Let’s start with what could be one of the strongest reasons why you should do your research, pick a stock, buy it, then hold on to it.

Buy and Hold AAPL

In October of  2000, I bought 3.95 shares of stock in a company you might be familiar with.  Apple Computers.  (AAPL)  For those 3.95 shares, I paid a grand total of $47.25 (including $5.98 in trading fees).  The stock had recently split, so the price was down.  As an IT professional (or at least a future one at the time), I was pretty familiar with Apple and thought well of the company.  I bought the stock with the idea that it was a company that I liked, and wasn’t likely to disappear.  That’s about the extent of the research I had done.  Back then, I invested with a company called BuyandHold (define irony, eh?)  but I mostly invest in stocks through Sharebuilder and Kapitall today.

Somewhere around April of 2001, I began thinking that I really should be buying stocks that paid a dividend if I wanted my portfolio to grow.  Note: I still believe that the majority of your portfolio should be giving you income in the form of passive income (e.g. dividends).  At the same time, the Apple stock that I had purchased not only didn’t pay any dividends, but it’s price per share really wasn’t going anywhere at all.

Of course, all of this was before the coming of the iPod, iPhone, and iPad.  Those didn’t come around until a few years later.  At the time, Apple was just a computer company that made some pretty cool machines, but not much else to speak of.  On May 1st, 2001, I sold my entire position in Apple for a grand total of $47.25 (after $2.99 in trading fees).  If you do the math (I have), I sold it for a profit… of $0.29.  Yep.  Not even thirty cents.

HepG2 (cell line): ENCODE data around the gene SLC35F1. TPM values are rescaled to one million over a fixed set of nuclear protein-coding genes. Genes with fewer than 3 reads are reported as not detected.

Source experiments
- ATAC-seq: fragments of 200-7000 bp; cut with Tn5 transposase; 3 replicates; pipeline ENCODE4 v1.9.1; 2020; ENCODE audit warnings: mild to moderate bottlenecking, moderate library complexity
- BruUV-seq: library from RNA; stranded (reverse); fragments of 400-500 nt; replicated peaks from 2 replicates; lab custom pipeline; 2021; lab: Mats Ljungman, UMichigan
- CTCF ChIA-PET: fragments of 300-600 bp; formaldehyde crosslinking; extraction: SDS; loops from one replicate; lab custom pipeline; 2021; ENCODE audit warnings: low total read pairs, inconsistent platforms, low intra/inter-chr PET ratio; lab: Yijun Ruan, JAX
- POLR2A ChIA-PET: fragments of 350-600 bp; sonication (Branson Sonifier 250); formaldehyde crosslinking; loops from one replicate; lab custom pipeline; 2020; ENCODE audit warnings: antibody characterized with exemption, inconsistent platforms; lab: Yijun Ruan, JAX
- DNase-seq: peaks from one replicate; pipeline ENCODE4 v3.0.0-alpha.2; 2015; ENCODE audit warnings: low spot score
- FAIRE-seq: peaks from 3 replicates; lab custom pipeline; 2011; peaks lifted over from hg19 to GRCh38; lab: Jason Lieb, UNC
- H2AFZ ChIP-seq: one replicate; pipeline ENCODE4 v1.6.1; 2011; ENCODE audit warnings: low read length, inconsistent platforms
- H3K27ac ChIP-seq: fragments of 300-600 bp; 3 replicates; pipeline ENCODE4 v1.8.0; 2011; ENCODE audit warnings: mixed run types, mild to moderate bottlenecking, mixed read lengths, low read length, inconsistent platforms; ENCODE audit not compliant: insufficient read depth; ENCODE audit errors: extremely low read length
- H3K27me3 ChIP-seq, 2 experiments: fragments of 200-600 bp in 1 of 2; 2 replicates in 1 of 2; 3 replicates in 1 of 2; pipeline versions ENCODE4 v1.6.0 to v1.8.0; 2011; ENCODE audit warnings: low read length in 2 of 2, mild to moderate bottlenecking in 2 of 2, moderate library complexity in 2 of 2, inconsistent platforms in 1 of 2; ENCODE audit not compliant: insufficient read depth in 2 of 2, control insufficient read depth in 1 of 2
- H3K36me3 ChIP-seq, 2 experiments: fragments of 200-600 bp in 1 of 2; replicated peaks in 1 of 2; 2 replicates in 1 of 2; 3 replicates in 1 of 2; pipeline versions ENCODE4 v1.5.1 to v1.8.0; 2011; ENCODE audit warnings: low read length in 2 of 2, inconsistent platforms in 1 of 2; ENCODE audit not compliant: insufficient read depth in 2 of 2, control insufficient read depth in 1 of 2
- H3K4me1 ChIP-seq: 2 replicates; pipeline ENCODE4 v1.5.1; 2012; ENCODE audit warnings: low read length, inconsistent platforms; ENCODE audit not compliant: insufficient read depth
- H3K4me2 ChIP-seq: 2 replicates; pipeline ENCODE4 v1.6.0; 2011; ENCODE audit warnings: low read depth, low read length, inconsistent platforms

But, that’s not the lesson.  Here’s the real lesson.

In 2005, riding the success of the iPod, iPod Shuffle, and iPod Mini, and the iPod Nano, the stock of Apple began to rise. And then they released the iPhone in 2008.  And the iPad in 2010.  And their stock has never looked back.

The Buy and Hold Lesson:

If I had held on to those 3.95 shares of AAPL, and reinvested the dividends that Apple began paying in 2012 (bringing the total to 3.978 shares), they would be worth $2227.83.  The difference?  $2180.58.

It’s no small amount.  And a painful (to the wallet and ego) lesson.

Of course, hindsight is 20/20.  There was no way, back in 2001, that I could have possibly foreseen the successes that Apple would have nearly 5 years later.  But, if I had stuck to my buy and hold policy, and not worried about the details, I’d have a better looking portfolio now.

What about you?  What stock did you sell that you shouldn’t have?

How to Get Started with Lending Club

Over the past couple of years, I’ve been talking about peer-to-peer lending.  I’ve shared my returns each quarter (see last quarters’), and shared how I go about selecting the loans that I invest in via FolioFN.  One thing I haven’t talked about in detail is how to get started with Lending Club.  So let’s do that.  Let’s talk about how the strategies that you can use to get started with Lending Club.

What is Lending Club

Before we talk about strategy for investing with Lending Club, we need to briefly discuss what Lending Club and other peer-to-peer lenders are.  They act as a service for both borrowers and lenders.  As an individual, you can apply to get a loan, or you can invest in a loan.  If you’re getting a loan, the peer-to- peer lender will vet the loan for risk, and then provide that information, anonymously, to the prospective investors.  As an individual, you can also invest in the loans that have been vetted.  The borrower then repays their loan just like they would if it were borrowed from a traditional lender (banks, credit unions, etc) and each payment (with interest included) is split out to each of the investors.  In short, they make you and the other investor/lenders into the bank.  There’s a lot more too it, but that’s the basic rundown. Now, lets talk about three strategies that you can use to get started with Lending Club.

Go Big or Go Home Strategy